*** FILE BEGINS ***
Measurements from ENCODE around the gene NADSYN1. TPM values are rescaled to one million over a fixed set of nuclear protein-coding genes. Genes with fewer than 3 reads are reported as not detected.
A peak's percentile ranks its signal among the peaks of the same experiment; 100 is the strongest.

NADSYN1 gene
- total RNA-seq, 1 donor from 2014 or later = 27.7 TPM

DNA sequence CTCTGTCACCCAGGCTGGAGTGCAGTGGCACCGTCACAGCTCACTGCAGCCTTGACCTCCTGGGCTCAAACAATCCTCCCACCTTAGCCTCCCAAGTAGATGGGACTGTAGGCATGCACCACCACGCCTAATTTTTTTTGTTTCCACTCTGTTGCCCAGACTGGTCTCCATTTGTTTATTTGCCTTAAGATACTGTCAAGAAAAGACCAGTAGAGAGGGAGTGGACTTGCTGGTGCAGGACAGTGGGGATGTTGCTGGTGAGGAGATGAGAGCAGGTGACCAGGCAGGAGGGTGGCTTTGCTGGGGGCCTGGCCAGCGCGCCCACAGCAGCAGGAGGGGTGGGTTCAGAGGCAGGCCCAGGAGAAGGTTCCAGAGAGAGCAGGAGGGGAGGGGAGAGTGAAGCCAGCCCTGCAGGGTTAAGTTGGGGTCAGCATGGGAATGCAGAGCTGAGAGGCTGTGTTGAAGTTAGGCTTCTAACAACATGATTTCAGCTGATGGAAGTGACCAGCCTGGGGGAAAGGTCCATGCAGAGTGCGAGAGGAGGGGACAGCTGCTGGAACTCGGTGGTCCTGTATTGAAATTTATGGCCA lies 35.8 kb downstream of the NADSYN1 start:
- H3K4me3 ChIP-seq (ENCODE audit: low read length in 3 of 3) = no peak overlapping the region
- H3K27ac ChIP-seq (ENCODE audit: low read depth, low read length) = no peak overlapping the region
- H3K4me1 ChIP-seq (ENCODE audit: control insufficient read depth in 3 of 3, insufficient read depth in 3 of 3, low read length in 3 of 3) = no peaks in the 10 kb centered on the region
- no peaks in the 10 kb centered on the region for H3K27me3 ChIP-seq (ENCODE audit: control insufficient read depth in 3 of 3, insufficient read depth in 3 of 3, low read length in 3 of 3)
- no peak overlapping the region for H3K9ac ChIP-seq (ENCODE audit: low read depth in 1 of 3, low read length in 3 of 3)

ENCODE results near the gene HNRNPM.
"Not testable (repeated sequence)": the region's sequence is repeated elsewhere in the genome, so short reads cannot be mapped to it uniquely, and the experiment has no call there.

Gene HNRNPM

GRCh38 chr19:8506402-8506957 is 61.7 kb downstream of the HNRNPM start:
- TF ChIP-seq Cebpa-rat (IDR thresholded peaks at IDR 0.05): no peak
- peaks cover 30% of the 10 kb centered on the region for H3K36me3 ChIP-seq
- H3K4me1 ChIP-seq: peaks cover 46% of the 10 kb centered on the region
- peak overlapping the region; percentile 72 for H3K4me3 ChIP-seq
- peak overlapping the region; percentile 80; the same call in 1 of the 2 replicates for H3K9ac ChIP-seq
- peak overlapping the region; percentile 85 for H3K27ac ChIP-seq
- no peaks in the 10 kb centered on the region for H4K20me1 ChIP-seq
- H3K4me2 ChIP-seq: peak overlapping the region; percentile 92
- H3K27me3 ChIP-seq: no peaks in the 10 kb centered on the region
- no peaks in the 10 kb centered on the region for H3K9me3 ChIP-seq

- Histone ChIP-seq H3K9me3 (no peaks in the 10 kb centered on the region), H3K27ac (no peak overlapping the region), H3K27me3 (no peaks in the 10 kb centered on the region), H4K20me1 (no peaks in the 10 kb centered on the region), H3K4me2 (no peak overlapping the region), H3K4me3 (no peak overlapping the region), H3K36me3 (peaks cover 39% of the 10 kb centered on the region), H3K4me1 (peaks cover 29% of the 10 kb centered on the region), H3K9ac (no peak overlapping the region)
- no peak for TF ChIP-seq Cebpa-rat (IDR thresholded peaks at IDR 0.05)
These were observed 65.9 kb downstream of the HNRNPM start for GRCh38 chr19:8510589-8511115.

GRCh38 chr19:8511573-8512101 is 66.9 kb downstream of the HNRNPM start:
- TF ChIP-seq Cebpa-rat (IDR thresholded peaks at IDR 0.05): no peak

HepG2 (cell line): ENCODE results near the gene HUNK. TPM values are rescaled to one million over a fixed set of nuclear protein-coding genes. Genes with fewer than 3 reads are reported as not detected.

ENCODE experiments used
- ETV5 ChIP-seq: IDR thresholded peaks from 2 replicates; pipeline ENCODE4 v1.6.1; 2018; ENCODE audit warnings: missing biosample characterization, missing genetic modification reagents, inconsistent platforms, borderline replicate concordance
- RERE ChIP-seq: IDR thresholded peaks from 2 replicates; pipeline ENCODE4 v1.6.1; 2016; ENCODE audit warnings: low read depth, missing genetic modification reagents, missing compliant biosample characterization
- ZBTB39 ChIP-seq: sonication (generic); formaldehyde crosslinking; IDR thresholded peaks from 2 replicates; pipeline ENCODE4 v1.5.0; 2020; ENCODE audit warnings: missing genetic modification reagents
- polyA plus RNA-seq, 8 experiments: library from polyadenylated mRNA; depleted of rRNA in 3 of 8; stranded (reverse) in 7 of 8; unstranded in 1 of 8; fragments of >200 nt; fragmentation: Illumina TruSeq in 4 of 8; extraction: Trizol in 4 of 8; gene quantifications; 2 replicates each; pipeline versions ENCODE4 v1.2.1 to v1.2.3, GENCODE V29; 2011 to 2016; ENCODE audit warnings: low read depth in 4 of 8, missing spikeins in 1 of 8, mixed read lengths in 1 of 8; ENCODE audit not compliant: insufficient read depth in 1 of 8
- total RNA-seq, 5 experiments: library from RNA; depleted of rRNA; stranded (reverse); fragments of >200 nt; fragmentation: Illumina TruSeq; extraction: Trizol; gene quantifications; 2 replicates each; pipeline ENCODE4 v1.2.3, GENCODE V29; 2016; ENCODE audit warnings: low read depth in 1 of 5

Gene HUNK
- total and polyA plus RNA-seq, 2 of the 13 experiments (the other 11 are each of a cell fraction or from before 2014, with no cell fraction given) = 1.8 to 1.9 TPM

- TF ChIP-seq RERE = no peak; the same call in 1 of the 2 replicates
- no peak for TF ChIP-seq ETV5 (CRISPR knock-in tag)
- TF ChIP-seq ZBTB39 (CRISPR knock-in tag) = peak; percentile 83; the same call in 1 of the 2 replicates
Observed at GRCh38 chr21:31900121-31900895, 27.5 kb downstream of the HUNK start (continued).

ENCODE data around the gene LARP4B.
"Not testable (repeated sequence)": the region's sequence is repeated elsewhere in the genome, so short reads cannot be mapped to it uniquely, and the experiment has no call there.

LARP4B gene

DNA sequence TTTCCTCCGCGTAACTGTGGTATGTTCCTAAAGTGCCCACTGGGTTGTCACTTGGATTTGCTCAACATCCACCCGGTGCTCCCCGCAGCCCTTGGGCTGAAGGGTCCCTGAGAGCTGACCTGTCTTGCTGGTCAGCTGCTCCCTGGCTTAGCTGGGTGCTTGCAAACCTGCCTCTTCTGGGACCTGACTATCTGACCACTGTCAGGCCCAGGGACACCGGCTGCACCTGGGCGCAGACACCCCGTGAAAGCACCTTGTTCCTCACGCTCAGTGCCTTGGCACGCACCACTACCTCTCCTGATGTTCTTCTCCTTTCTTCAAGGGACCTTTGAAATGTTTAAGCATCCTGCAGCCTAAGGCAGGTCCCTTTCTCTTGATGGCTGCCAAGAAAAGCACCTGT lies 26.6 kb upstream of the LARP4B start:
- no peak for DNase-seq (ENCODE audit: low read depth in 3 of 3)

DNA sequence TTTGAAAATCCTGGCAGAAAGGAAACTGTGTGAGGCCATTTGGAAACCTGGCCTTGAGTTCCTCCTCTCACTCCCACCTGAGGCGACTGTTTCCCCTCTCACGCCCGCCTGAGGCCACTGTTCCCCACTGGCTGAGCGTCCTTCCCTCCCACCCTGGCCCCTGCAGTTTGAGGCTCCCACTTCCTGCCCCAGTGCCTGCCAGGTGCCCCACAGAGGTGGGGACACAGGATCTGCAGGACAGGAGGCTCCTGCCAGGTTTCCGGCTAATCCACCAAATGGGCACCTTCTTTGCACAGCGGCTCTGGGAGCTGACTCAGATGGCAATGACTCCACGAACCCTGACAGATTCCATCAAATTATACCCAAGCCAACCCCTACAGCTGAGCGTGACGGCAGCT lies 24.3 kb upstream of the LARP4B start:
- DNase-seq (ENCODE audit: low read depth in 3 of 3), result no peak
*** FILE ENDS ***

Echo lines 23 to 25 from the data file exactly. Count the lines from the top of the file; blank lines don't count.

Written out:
- H3K27me3 ChIP-seq: no peaks in the 10 kb centered on the region
- no peaks in the 10 kb centered on the region for H3K9me3 ChIP-seq

- Histone ChIP-seq H3K9me3 (no peaks in the 10 kb centered on the region), H3K27ac (no peak overlapping the region), H3K27me3 (no peaks in the 10 kb centered on the region), H4K20me1 (no peaks in the 10 kb centered on the region), H3K4me2 (no peak overlapping the region), H3K4me3 (no peak overlapping the region), H3K36me3 (peaks cover 39% of the 10 kb centered on the region), H3K4me1 (peaks cover 29% of the 10 kb centered on the region), H3K9ac (no peak overlapping the region)